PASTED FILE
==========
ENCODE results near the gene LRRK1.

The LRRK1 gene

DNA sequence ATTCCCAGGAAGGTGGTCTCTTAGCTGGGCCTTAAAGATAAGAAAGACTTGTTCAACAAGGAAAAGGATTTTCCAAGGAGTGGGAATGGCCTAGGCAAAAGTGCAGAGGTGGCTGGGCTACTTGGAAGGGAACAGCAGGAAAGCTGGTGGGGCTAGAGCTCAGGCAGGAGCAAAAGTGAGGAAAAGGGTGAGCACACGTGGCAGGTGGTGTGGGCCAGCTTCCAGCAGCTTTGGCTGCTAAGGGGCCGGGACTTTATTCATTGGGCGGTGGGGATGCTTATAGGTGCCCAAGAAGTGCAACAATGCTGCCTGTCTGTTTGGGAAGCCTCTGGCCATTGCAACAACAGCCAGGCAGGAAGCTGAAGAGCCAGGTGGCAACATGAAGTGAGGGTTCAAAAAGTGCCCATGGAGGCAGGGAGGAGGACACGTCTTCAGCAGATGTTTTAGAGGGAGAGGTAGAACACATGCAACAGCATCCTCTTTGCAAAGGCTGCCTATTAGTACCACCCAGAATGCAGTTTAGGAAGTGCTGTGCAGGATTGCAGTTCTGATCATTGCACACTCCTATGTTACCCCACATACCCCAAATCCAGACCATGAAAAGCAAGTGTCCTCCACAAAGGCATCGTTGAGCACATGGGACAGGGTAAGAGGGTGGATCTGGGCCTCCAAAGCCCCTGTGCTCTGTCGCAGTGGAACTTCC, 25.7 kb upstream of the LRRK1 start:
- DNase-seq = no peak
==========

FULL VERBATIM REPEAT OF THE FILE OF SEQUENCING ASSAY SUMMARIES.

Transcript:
ENCODE results near the gene LRRK1.

The LRRK1 gene

DNA sequence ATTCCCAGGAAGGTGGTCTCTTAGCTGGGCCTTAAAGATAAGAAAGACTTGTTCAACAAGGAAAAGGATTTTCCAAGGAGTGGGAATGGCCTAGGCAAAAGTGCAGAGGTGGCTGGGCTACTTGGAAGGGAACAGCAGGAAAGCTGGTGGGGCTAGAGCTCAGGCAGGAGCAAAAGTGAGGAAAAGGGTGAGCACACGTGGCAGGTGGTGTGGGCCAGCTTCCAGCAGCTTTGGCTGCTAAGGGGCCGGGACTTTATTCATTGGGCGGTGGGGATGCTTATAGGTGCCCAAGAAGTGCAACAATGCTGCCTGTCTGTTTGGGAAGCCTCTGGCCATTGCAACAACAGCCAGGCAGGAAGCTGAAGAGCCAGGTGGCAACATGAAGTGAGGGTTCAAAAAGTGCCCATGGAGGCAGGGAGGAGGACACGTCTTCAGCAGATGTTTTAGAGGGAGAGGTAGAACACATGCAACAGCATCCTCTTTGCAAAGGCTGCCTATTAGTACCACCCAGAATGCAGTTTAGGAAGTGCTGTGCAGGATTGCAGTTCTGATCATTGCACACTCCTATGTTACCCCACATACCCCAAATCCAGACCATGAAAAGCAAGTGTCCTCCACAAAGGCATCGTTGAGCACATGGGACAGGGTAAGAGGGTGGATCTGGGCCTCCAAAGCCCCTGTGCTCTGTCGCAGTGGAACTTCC, 25.7 kb upstream of the LRRK1 start:
- DNase-seq = no peak